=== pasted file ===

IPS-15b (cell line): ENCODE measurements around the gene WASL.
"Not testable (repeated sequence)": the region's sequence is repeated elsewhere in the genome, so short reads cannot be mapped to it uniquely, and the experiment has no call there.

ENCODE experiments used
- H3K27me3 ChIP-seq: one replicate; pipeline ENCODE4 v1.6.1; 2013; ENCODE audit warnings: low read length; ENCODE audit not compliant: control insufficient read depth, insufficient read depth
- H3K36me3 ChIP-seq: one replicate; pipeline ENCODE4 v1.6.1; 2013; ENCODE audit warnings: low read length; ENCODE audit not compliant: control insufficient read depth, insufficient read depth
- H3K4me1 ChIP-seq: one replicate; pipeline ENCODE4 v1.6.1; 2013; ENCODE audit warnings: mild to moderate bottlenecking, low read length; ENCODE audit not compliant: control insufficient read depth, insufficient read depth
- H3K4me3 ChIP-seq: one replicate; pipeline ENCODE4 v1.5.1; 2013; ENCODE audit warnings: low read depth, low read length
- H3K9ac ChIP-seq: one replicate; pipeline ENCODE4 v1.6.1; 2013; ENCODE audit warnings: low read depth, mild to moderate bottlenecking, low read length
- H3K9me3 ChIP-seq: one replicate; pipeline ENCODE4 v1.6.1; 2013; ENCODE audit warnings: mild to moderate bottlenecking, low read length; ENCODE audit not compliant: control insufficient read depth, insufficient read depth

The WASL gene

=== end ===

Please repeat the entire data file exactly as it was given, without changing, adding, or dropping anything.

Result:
IPS-15b (cell line): ENCODE measurements around the gene WASL.
"Not testable (repeated sequence)": the region's sequence is repeated elsewhere in the genome, so short reads cannot be mapped to it uniquely, and the experiment has no call there.

ENCODE experiments used
- H3K27me3 ChIP-seq: one replicate; pipeline ENCODE4 v1.6.1; 2013; ENCODE audit warnings: low read length; ENCODE audit not compliant: control insufficient read depth, insufficient read depth
- H3K36me3 ChIP-seq: one replicate; pipeline ENCODE4 v1.6.1; 2013; ENCODE audit warnings: low read length; ENCODE audit not compliant: control insufficient read depth, insufficient read depth
- H3K4me1 ChIP-seq: one replicate; pipeline ENCODE4 v1.6.1; 2013; ENCODE audit warnings: mild to moderate bottlenecking, low read length; ENCODE audit not compliant: control insufficient read depth, insufficient read depth
- H3K4me3 ChIP-seq: one replicate; pipeline ENCODE4 v1.5.1; 2013; ENCODE audit warnings: low read depth, low read length
- H3K9ac ChIP-seq: one replicate; pipeline ENCODE4 v1.6.1; 2013; ENCODE audit warnings: low read depth, mild to moderate bottlenecking, low read length
- H3K9me3 ChIP-seq: one replicate; pipeline ENCODE4 v1.6.1; 2013; ENCODE audit warnings: mild to moderate bottlenecking, low read length; ENCODE audit not compliant: control insufficient read depth, insufficient read depth

The WASL gene